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Cardiothoracic and Vascular Anesthesia
Anesthesia and Pain Medicine 2009;4(2):133-137.
Published online April 30, 2009.
The effects of red blood cells on coagulation: a thromboelastographic study
Sangmin Maria Lee, Joo Yeon Lee, Daemyoung Jeong, Keon Hee Ryu
1Department of Anesthesiology and Pain Medicine, Sungkunkwan University School of Medicine, Seoul, Korea.
2The Catholic University of Korea College of Medicine, Seoul, Korea .
There are reports suggesting the effect of red blood cells (RBCs) on blood coagulation. The effects of red blood cells (RBCs) on coagulation were investigated in vitro while maintaining other coagulation elements constant.
Twenty-five healthy male volunteers were enrolled. Citrated fresh whole blood was drawn from each subjects and processed into washed RBCs and platelet-rich plasma (PRP). To make six different hematocrit groups with each blood, PRP was mixed with the same volume of serially diluted washed RBCs. Reaction time, coagulation time, clot formation rate, and maximum amplitude were measured using recalcified TEG.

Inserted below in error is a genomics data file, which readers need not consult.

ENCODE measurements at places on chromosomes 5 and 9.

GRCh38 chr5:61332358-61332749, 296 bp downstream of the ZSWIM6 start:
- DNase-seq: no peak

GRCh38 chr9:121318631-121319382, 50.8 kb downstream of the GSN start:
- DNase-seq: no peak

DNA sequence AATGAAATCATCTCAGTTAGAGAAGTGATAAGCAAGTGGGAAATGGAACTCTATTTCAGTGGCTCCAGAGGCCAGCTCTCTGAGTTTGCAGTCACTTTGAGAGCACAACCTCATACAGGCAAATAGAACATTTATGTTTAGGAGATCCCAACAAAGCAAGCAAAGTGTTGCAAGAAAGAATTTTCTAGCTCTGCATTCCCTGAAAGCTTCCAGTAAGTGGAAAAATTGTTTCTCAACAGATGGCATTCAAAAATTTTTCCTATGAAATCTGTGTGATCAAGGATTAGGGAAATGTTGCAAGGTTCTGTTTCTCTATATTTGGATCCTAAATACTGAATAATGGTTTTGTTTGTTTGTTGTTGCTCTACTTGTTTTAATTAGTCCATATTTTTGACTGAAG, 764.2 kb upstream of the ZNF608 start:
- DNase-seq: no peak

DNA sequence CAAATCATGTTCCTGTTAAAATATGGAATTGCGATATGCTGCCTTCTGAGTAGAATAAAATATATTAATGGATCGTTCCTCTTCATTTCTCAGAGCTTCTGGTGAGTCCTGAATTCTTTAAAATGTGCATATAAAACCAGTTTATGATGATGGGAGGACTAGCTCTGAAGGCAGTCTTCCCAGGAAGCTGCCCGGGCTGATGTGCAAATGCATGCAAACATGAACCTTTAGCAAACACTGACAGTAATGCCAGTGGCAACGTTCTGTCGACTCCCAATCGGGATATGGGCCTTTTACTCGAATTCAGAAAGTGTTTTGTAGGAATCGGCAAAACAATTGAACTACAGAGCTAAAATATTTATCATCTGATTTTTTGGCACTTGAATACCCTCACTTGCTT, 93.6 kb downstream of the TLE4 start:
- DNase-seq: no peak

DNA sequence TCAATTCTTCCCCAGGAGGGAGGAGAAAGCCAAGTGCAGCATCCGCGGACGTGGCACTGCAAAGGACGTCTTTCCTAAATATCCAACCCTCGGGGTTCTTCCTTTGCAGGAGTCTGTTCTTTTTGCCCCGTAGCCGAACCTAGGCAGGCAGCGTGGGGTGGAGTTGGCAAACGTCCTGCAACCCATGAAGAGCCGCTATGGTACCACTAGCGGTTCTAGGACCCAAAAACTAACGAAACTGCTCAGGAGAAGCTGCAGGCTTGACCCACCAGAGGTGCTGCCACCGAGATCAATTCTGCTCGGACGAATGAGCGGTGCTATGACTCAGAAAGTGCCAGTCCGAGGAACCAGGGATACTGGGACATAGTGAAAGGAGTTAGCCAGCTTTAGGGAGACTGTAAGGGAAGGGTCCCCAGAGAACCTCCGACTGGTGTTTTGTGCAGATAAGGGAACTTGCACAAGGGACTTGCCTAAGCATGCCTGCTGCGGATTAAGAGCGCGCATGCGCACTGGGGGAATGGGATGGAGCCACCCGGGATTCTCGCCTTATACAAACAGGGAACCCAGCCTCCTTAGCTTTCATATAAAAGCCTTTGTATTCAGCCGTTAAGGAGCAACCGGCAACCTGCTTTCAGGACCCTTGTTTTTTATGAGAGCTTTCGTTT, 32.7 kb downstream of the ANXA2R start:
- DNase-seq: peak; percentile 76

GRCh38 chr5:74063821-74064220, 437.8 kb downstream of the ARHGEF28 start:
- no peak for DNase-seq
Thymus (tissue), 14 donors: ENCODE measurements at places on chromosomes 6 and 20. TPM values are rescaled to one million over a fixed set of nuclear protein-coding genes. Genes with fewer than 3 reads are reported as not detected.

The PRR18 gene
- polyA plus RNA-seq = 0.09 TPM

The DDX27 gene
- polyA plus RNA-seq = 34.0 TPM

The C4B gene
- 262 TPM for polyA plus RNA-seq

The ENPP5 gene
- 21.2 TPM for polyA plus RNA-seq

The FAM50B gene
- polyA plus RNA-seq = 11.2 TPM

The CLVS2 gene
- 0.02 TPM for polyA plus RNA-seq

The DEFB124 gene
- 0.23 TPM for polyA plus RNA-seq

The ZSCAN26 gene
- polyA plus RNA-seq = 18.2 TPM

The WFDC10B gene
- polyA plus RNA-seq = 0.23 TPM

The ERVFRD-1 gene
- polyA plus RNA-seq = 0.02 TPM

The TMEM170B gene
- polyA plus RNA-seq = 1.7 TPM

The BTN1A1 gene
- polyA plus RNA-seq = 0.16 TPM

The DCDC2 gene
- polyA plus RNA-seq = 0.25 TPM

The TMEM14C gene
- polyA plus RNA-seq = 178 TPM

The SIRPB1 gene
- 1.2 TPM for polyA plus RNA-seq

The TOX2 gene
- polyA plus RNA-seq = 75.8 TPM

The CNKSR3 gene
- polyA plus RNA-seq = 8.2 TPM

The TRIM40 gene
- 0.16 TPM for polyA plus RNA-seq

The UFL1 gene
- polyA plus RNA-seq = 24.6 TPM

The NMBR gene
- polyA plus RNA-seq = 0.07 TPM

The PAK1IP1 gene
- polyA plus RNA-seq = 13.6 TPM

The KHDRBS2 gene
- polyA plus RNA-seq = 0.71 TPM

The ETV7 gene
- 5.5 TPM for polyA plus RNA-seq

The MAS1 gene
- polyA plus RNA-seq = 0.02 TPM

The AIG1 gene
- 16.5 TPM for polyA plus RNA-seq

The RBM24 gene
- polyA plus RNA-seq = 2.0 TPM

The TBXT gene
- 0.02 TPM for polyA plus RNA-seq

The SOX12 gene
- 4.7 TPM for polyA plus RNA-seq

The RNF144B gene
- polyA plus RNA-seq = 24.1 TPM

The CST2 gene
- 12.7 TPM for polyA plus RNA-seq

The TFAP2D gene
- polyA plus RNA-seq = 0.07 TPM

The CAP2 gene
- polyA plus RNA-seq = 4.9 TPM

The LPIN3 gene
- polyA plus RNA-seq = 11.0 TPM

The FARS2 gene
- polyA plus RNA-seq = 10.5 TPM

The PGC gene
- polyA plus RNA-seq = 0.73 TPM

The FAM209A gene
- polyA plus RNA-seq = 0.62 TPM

The mean +/- SD of six different hematocrit was 38.0 +/- 2.3% (group 1), 28.9 +/- 2.2% (group 2), 21.3 +/- 1.9% (group 3), 13.8% +/- 1.6% (group 4), 7.1 +/- 1.0% (group 5), and 0 +/- 0% (group 6). The platelet count ranged from 141,000 to 292,000/mm3. Maximum amplitude (r = -0.4213, P< 0.001) and alpha angle (r = -0.216, P< 0.05) showed statistically significant negative linear relationship with hematocrit.
A gradual reduction in hematocrit was associated with a shortened coagulation time, no changes in reaction time. This study results suggest that a gradual reduction in the RBC mass in vitro accelerates coagulation and forms stronger fibrin strands.
Key Words: coagulation, red blood cell, thromboelastography

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